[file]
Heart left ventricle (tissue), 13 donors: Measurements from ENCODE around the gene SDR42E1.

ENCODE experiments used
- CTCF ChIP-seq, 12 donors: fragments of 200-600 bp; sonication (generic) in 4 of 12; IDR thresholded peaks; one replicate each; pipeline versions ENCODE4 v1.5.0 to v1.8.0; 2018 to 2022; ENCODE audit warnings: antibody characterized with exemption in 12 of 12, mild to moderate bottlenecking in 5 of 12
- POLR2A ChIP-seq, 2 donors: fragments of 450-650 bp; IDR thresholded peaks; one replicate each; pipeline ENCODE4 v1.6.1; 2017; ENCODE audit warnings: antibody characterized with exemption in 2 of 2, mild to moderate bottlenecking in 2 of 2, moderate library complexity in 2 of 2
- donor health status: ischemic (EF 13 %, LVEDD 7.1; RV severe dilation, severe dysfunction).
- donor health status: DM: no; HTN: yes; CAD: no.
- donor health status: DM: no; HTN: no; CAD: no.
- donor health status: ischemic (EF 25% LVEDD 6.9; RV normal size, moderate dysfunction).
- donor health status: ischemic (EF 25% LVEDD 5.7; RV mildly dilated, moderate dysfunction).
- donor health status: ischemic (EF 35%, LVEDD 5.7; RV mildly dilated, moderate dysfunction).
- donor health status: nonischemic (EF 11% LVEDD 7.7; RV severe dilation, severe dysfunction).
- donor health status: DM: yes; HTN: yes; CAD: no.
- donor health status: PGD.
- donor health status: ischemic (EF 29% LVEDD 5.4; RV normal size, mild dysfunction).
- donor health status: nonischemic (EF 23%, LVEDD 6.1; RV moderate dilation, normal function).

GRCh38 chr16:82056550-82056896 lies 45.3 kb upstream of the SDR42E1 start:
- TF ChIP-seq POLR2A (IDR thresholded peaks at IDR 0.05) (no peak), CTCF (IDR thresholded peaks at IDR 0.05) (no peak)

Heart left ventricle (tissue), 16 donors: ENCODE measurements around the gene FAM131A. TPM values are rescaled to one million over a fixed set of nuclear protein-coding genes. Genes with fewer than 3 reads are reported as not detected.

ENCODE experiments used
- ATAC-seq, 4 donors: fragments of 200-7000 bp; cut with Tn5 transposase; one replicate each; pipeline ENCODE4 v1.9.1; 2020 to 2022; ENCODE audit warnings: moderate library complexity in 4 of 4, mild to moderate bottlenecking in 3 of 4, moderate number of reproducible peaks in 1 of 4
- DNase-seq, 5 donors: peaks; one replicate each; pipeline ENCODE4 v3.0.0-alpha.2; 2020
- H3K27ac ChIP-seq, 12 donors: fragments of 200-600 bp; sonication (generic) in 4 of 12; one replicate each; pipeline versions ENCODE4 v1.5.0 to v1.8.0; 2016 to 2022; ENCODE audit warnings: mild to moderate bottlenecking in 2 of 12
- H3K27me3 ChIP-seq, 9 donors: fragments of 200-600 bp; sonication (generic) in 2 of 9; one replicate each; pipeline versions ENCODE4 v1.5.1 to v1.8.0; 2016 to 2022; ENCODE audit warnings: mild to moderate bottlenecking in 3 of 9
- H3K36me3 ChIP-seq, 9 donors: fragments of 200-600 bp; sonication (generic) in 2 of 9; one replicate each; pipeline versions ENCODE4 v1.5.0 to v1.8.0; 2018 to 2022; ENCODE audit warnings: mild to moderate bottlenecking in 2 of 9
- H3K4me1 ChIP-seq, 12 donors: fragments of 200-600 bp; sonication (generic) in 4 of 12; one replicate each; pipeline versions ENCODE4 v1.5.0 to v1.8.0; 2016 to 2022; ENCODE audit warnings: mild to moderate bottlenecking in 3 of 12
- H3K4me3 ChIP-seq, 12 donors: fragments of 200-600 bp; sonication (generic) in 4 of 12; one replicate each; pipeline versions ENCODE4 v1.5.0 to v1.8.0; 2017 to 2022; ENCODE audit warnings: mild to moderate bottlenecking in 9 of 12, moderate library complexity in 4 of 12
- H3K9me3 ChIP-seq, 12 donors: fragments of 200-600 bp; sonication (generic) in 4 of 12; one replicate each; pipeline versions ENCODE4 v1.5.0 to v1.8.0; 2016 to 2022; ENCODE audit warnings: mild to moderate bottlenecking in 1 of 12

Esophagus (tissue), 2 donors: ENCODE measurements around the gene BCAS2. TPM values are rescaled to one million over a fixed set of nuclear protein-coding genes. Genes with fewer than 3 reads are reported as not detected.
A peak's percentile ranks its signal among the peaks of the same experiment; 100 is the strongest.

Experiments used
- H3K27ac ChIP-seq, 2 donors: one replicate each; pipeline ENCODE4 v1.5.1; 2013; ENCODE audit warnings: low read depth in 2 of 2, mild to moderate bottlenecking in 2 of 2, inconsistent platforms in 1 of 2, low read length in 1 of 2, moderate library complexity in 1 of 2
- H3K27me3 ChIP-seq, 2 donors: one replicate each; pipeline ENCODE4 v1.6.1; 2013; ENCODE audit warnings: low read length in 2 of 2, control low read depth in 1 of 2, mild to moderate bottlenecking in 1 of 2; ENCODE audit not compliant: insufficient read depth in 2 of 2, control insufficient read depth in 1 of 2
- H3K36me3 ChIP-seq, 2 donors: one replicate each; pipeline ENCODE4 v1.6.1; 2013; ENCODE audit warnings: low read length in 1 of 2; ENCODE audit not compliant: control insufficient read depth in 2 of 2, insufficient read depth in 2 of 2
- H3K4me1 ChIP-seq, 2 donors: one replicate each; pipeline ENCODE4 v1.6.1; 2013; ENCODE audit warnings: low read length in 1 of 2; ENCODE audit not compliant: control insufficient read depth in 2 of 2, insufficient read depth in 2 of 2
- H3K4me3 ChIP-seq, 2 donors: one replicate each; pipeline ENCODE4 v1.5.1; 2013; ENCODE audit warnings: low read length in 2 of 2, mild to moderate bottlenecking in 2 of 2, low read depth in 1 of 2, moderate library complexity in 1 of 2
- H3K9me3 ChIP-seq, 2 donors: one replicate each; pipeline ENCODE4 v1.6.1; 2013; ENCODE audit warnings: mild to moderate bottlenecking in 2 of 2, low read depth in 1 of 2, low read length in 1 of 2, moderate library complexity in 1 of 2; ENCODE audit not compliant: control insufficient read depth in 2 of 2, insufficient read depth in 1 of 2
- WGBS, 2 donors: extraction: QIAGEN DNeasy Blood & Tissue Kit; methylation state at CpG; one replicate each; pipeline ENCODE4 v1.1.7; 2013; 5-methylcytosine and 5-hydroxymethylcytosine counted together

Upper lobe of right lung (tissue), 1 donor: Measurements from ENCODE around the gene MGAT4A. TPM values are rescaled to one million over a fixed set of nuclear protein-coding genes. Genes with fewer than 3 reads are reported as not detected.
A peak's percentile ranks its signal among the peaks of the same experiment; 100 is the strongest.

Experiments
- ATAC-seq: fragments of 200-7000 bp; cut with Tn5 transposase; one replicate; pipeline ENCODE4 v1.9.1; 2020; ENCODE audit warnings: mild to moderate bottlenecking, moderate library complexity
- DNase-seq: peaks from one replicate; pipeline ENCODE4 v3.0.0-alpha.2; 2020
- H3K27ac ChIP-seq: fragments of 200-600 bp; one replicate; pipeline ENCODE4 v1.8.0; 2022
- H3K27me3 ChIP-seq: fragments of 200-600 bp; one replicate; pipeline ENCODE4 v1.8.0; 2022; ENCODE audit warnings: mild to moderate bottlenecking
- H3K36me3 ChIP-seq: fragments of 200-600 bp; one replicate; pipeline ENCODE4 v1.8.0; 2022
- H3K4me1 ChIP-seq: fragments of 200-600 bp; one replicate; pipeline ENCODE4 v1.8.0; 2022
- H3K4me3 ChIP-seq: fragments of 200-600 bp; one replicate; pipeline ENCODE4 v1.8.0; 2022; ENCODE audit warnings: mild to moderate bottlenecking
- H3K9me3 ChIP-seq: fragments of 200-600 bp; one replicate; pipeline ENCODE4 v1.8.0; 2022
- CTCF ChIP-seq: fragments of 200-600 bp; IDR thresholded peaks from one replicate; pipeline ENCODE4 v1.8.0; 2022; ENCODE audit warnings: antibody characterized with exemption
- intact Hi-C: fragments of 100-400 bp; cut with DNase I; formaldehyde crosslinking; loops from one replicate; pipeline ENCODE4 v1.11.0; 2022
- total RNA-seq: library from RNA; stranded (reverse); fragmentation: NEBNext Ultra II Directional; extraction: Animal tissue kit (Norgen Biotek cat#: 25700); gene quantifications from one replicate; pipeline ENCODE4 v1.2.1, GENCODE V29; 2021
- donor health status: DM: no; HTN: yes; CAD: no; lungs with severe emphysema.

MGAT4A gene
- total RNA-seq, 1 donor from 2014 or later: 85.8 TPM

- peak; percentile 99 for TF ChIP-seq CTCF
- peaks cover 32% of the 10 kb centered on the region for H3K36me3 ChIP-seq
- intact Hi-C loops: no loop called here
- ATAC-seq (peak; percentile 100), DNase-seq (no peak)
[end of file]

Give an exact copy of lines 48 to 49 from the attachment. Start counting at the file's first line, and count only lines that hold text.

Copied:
- H3K9me3 ChIP-seq: fragments of 200-600 bp; one replicate; pipeline ENCODE4 v1.8.0; 2022
- CTCF ChIP-seq: fragments of 200-600 bp; IDR thresholded peaks from one replicate; pipeline ENCODE4 v1.8.0; 2022; ENCODE audit warnings: antibody characterized with exemption